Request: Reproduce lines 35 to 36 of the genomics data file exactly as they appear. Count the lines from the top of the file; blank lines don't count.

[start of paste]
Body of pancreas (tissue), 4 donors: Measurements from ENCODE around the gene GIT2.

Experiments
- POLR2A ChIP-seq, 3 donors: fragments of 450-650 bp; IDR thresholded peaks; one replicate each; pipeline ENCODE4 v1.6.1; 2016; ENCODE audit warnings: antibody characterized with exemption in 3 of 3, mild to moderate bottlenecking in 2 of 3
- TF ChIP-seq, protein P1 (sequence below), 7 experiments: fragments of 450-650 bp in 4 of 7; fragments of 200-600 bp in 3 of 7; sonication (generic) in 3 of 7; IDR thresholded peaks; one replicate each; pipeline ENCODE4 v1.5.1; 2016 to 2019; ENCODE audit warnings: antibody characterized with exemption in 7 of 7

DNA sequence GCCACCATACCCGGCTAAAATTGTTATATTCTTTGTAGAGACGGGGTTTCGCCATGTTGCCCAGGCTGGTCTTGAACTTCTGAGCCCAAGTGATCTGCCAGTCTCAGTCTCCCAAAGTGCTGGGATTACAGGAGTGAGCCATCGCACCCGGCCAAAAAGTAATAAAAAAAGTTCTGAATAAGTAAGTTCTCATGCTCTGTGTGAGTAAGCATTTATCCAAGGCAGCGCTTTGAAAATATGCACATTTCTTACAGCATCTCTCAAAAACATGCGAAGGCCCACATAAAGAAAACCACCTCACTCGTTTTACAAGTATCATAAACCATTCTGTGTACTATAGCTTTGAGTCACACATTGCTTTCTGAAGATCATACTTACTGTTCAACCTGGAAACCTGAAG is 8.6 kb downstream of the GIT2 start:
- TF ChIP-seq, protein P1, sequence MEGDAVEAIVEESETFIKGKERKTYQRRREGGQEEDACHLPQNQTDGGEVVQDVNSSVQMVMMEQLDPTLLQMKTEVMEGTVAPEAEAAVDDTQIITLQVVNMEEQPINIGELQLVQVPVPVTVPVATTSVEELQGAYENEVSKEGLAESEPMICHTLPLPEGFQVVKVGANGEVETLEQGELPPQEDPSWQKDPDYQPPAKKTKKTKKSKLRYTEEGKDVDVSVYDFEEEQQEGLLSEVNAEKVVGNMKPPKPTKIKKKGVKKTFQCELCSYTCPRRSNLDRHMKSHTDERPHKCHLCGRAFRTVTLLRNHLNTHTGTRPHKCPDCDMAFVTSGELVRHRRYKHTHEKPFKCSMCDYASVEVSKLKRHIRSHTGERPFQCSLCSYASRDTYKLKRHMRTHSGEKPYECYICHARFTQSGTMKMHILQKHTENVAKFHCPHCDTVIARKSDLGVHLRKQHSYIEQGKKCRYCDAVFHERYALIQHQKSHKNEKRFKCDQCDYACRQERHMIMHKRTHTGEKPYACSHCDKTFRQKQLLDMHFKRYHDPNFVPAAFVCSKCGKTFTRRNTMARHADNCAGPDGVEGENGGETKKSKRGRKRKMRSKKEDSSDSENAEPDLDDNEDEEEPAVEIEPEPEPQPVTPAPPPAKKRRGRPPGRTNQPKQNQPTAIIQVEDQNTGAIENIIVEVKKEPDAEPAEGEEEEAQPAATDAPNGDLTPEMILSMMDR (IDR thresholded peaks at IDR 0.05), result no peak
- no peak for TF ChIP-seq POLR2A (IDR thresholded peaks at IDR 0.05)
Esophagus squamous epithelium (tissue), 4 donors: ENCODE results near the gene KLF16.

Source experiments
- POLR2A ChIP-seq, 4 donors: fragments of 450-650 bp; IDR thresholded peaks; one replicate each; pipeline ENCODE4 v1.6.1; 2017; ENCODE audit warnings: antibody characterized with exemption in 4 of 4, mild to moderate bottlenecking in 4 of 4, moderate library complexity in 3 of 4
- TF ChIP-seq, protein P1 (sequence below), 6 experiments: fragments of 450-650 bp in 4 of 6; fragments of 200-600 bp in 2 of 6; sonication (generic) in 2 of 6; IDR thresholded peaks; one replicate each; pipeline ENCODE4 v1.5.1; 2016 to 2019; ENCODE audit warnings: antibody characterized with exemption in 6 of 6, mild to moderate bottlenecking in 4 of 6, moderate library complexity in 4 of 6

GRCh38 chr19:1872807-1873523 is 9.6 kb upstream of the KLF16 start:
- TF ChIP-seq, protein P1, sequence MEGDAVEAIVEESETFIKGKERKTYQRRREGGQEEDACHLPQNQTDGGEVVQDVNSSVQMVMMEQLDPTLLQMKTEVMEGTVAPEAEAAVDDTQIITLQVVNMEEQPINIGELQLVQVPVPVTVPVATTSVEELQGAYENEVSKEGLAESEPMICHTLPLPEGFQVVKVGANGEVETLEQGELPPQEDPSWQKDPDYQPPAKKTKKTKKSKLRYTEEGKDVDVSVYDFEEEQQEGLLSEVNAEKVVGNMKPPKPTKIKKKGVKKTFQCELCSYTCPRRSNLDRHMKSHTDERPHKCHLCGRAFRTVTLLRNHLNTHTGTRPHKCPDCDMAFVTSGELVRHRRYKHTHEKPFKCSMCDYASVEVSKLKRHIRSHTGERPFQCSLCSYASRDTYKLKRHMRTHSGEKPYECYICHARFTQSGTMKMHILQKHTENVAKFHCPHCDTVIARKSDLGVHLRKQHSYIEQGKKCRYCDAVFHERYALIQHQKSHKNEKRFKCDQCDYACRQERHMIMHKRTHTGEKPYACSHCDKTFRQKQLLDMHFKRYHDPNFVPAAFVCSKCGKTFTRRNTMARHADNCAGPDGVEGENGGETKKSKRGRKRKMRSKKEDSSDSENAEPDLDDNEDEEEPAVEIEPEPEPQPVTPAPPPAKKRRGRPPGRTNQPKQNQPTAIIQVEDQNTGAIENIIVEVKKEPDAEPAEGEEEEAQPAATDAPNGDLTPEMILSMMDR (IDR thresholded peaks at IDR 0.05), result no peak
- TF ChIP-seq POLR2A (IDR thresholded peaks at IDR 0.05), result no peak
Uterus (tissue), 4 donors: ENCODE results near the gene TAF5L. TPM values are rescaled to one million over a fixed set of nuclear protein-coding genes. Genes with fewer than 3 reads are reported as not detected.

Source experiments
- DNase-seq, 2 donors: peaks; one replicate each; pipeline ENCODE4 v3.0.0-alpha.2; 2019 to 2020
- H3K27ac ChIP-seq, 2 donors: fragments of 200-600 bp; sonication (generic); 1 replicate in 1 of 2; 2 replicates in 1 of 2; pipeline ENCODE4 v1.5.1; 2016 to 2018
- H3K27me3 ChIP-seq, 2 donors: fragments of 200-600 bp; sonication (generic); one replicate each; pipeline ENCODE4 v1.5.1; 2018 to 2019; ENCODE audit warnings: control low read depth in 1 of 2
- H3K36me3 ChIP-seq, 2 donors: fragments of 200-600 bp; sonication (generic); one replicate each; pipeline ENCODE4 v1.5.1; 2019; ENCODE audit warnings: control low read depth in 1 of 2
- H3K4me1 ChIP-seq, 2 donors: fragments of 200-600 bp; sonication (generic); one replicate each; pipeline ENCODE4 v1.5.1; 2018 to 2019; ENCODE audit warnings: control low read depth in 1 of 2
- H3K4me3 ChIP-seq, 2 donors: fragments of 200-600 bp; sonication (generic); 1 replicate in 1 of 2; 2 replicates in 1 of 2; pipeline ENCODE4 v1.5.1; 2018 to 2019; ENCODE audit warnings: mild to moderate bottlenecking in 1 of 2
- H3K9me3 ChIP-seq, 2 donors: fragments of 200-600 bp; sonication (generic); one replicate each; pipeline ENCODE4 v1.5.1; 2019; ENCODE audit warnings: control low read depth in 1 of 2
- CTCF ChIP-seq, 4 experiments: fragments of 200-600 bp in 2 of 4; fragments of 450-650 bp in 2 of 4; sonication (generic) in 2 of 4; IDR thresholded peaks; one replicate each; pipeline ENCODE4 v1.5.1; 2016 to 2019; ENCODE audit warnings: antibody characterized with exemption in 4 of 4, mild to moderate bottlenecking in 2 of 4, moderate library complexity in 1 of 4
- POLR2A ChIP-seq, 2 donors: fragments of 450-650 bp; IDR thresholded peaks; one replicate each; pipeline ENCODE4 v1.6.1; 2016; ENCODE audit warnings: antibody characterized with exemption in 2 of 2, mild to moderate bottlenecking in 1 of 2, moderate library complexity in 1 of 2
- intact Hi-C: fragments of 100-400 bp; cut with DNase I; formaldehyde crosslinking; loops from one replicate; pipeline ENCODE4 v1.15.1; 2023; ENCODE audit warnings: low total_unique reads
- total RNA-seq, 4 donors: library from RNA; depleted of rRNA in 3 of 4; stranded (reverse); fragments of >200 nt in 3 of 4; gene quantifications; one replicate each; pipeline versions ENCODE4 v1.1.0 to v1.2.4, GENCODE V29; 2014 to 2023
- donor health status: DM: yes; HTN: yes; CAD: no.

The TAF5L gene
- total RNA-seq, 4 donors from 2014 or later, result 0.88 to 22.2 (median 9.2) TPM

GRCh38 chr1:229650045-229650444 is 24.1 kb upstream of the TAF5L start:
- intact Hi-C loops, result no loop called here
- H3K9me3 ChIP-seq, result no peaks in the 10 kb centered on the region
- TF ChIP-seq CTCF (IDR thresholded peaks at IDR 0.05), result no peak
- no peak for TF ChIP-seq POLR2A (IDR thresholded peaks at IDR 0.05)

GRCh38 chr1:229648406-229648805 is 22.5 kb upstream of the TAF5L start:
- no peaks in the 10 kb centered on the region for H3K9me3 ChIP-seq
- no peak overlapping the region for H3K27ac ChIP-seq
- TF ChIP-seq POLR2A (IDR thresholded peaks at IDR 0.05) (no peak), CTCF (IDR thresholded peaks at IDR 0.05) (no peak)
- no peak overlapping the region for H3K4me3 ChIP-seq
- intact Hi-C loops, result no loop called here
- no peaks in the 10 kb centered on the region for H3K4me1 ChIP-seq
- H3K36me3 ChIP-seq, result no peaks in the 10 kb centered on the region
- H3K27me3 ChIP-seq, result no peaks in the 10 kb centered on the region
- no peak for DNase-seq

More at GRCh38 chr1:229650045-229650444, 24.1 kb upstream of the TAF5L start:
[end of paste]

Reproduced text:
- no peak for TF ChIP-seq POLR2A (IDR thresholded peaks at IDR 0.05)

GRCh38 chr1:229648406-229648805 is 22.5 kb upstream of the TAF5L start: